2002 & 2003
In October, Don Hamill established the first Rainbows Festival in Phoenix. The event drew in 25,000 people by providing excellent entertainment and a family friendly environment. Today, the Rainbows Festival is managed by Phoenix Pride.
In September, the Tucson Mayor and City Council unanimously approved the first Domestic Partner Registry in the State of Arizona at the recommendation of the city's Commission on Gay, Lesbian, Bisexual and Transgender Issues.
Evan Wolfson established Freedom to Marry, a national campaign seeking marriage equality. The campaign reshaped national conversation by focusing on the love and commitment of LGBT couples.
2004 & 2005
In May, Massachusetts became the first state to legalize gay marriage. The court found the prohibition of same-sex marriage unconstitutional because it denied dignity and equality to all individuals. In the following six years, marriage became legal in New Hampshire, Vermont, Connecticut, Iowa and Washington D.C.
In November, Arizona voters, by a margin of 48.2% to 51.8%, defeated Proposition 107, a constitutional amendment that would have banned same-sex marriage and any legal status similar to marriage.
ONE Community, a coalition of LGBT and allied businesses, organizations and individuals who support diversity, inclusion and equality for all Arizonans, was co-founded by Angela Hughey and Sheri Owens.
In November, California voters approved Proposition 8, making same-sex marriage in California illegal. The passing of the ballot gained national attention and inspired the NOH8 campaign, a photo project that used celebrities to promote marriage equality.
In Arizona, voters by a margin of 56.2% to 43.8%, also passed Proposition 102, a constitutional amendment that defined marriage in Arizona as the union of one man and one woman.
2009 & 2010
In October, President Barack Obama signed the Matthew Shepard Act into law. The measure expanded the 1969 U.S. Federal Hate Crime Law to include crimes motivated by a victim's actual or perceived gender, sexual orientation, gender identity or disability.
In December, President Barack Obama signed the DADT Repeal Act into law. It repealed the 1993 Don't Ask, Don't Tell policy and allowed the LGBT community to serve openly in the U.S. Military.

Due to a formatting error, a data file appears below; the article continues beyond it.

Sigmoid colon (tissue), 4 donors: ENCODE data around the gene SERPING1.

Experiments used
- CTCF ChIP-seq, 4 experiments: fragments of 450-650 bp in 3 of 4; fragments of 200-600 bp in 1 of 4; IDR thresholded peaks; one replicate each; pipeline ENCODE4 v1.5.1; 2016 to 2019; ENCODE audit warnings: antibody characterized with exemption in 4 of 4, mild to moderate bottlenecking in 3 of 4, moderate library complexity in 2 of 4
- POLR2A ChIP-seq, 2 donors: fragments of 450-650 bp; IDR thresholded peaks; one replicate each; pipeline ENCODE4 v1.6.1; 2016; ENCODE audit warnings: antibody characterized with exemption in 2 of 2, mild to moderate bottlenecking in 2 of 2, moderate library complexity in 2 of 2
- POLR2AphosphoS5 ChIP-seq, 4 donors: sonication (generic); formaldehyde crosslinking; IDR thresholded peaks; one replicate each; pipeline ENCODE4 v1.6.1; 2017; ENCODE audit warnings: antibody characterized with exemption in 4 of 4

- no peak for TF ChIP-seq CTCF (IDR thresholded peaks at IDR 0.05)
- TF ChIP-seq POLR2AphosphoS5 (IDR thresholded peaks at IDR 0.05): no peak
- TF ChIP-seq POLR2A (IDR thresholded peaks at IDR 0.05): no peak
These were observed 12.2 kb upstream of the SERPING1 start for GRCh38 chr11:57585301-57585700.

A chapter of Queer Undocumented Immigrant Project (QUIP), an advocacy group for those who identify as both undocumented and LGBT, was established in Arizona. QUIP provides valuable resources and support to community members who are affected by homophobia and SB 1070, an anti-immigration law in Arizona.
In February, President Barack Obama stated his administration would no longer defend the Defense of Marriage Act which banned the recognition of same-sex marriage.
The city of Bisbee and Tucson approved civil unions between same-sex couples. This expanded the rights of couples to inheritances, property ownership, and guardianship.
In United States v. Windsor, a landmark LGBT Civil Rights case, the U.S. Supreme Court ruled that Section 3 of the Defense of Marriage Act was unconstitutional under the Due Process Clause of the Fifth Amendment. This moment in history affirmed that all married couples deserve equal rights. In the weeks leading up to the decision, the LGBT community of Arizona planned a few protests and march.
In September, Equality Arizona, ACLU of Arizona,Human Rights Campaign (HRC), and Freedom to Marry announced the formation of Why Marriage Matters Arizona, a grassroots public education campaign to build support for the freedom to marry in Arizona. The campaign shared the personal stories of several LGBT families throughout Arizona.
In February, Arizona Governor Jan Brewer vetoed SB 1062, a controversial bill that would have allowed businesses to deny services to customers based on their religious beliefs. Following the initial passage of the bill, there were local and national protests by businesses, civil rights groups, and LGBT rights groups. This bill also prompted Arizona Senator Steve Gallardo to come out as gay.
In October, the U.S. District Court Judge John Sedwick ruled that Proposition 102 was unconstitutional. Attorney General Tom Horne did not appeal the decision, thus making Arizona the 31st state in the country to legalize same-sex marriage.